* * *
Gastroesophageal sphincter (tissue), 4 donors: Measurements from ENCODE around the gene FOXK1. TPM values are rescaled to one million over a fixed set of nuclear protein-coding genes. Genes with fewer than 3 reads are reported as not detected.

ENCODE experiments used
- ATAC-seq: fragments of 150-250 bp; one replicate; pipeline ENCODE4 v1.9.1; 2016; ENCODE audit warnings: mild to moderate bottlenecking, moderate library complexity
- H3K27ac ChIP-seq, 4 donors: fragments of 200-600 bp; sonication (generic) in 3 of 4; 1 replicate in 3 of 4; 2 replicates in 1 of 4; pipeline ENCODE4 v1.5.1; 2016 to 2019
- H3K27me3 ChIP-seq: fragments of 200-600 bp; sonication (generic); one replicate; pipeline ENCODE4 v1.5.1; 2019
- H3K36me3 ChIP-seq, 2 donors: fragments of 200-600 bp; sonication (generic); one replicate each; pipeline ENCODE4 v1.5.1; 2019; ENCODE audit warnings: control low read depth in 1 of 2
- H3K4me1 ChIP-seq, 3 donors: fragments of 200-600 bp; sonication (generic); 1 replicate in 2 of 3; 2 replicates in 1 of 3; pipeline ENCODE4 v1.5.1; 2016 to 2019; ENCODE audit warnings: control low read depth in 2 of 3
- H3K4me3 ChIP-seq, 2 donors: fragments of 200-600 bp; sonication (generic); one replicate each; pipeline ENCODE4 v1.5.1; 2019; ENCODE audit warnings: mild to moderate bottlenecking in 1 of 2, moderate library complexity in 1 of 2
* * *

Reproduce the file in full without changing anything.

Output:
Gastroesophageal sphincter (tissue), 4 donors: Measurements from ENCODE around the gene FOXK1. TPM values are rescaled to one million over a fixed set of nuclear protein-coding genes. Genes with fewer than 3 reads are reported as not detected.

ENCODE experiments used
- ATAC-seq: fragments of 150-250 bp; one replicate; pipeline ENCODE4 v1.9.1; 2016; ENCODE audit warnings: mild to moderate bottlenecking, moderate library complexity
- H3K27ac ChIP-seq, 4 donors: fragments of 200-600 bp; sonication (generic) in 3 of 4; 1 replicate in 3 of 4; 2 replicates in 1 of 4; pipeline ENCODE4 v1.5.1; 2016 to 2019
- H3K27me3 ChIP-seq: fragments of 200-600 bp; sonication (generic); one replicate; pipeline ENCODE4 v1.5.1; 2019
- H3K36me3 ChIP-seq, 2 donors: fragments of 200-600 bp; sonication (generic); one replicate each; pipeline ENCODE4 v1.5.1; 2019; ENCODE audit warnings: control low read depth in 1 of 2
- H3K4me1 ChIP-seq, 3 donors: fragments of 200-600 bp; sonication (generic); 1 replicate in 2 of 3; 2 replicates in 1 of 3; pipeline ENCODE4 v1.5.1; 2016 to 2019; ENCODE audit warnings: control low read depth in 2 of 3
- H3K4me3 ChIP-seq, 2 donors: fragments of 200-600 bp; sonication (generic); one replicate each; pipeline ENCODE4 v1.5.1; 2019; ENCODE audit warnings: mild to moderate bottlenecking in 1 of 2, moderate library complexity in 1 of 2